Canary Islands Work To Prevent Invasive Species

Canary Islands Work To Prevent Invasive Species

Canary Islands Work To Prevent Invasive Species Credit: Shutterstock

CANARY ISLANDS work on biodiversity law to prevent invasive species
The Canary Islands has once again broken new ground by being the first Spanish autonomy to prepare a specific Biodiversity Law aimed at halting the spread of invasive species and promoting better practices when it comes to native land and marine life while supporting financially those who live in protected areas on the islands.
One of the regions with the most naturally diverse ecosystems in the world, the Canary Islands is at risk of losing many of its native species due to recklessness and bad planning. Studies show that more than half of the unique indigenous species found in this archipelago are at risk of extinction, representing some 2,000 species of the 4,200 that inhabit the islands.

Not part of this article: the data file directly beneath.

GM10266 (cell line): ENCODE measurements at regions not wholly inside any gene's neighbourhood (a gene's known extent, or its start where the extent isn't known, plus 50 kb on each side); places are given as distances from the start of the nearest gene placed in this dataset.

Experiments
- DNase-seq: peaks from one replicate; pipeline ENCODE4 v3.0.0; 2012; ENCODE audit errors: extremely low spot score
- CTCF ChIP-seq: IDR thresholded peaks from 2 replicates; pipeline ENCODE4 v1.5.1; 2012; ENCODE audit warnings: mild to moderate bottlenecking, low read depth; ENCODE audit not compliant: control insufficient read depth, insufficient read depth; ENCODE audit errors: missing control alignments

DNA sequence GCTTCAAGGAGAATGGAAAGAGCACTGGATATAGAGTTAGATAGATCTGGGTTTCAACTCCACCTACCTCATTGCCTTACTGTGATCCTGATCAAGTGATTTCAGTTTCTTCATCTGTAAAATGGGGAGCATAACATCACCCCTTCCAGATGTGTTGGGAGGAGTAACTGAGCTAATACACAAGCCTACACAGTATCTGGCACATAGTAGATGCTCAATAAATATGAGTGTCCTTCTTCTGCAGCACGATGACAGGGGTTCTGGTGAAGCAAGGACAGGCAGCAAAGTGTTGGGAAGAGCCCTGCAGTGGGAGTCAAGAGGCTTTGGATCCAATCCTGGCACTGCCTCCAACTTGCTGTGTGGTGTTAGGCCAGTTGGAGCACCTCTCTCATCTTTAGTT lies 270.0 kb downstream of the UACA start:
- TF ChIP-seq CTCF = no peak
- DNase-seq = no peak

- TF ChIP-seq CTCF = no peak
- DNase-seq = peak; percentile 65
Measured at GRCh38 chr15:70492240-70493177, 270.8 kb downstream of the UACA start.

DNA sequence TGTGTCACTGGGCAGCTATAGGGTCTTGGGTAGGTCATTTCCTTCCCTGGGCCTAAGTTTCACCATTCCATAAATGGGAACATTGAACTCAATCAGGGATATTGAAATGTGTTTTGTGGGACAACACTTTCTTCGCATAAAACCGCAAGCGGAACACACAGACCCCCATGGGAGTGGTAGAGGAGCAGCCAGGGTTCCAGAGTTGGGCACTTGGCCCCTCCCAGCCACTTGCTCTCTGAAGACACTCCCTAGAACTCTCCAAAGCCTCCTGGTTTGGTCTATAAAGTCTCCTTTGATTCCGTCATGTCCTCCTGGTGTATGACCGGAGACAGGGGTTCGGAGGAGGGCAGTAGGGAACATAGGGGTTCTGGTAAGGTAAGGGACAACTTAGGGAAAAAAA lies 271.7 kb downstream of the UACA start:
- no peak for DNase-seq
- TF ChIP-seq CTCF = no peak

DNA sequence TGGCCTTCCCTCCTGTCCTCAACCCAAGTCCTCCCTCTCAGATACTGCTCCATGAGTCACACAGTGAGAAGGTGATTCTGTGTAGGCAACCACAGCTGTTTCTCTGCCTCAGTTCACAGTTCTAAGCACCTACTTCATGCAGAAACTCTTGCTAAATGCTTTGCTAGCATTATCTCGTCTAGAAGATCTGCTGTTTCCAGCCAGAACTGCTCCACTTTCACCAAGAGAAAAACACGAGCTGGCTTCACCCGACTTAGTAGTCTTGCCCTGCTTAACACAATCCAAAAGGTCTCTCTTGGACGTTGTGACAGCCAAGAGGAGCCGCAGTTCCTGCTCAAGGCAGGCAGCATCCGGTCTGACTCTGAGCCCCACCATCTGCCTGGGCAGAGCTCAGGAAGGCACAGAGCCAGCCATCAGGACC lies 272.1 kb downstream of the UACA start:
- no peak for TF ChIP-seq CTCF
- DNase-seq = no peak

The new regulation will be added to the existing laws regarding climate change, and “will form the legal framework that we have to give ourselves to change the model,” said Miguel Ángel Pérez, vice president of the Fight against Climate Change of the Ministry of Ecological Transition.
Although the Biodiversity Law is still in its early stages, the Ministry considers it a priority.
“We have an obligation to approve this entire regulatory framework in this legislature, so that it does not decline,” says Pérez, who added that “the Canary Islands are already late.”
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Sarah Keane

Former teacher and health services manager with a Degree in English, Sarah moved to Spain from Southern Ireland with her husband, who runs his own car rental business, in 2019. She is now enjoying a completely different pace and quality of life on the Costa Blanca South, with wonderful Spanish and expat friends in Cabo Roig. Sarah began working with Euro Weekly News in 2020 and loves nothing more than bringing all the latest national and international news to her local community.